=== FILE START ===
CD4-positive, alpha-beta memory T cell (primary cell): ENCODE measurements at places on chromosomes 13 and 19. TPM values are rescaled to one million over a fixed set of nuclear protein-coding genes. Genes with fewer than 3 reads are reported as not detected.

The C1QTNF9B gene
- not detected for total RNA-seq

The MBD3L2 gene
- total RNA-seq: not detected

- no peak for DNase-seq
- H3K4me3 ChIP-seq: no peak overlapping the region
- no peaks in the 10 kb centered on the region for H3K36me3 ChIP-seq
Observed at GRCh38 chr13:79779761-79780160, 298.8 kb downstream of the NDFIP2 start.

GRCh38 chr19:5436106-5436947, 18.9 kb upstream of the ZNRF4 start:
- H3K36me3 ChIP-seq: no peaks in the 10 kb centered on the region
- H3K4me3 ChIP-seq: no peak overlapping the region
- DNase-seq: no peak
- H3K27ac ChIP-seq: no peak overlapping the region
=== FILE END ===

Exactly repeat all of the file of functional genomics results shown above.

CD4-positive, alpha-beta memory T cell (primary cell): ENCODE measurements at places on chromosomes 13 and 19. TPM values are rescaled to one million over a fixed set of nuclear protein-coding genes. Genes with fewer than 3 reads are reported as not detected.

The C1QTNF9B gene
- not detected for total RNA-seq

The MBD3L2 gene
- total RNA-seq: not detected

- no peak for DNase-seq
- H3K4me3 ChIP-seq: no peak overlapping the region
- no peaks in the 10 kb centered on the region for H3K36me3 ChIP-seq
Observed at GRCh38 chr13:79779761-79780160, 298.8 kb downstream of the NDFIP2 start.

GRCh38 chr19:5436106-5436947, 18.9 kb upstream of the ZNRF4 start:
- H3K36me3 ChIP-seq: no peaks in the 10 kb centered on the region
- H3K4me3 ChIP-seq: no peak overlapping the region
- DNase-seq: no peak
- H3K27ac ChIP-seq: no peak overlapping the region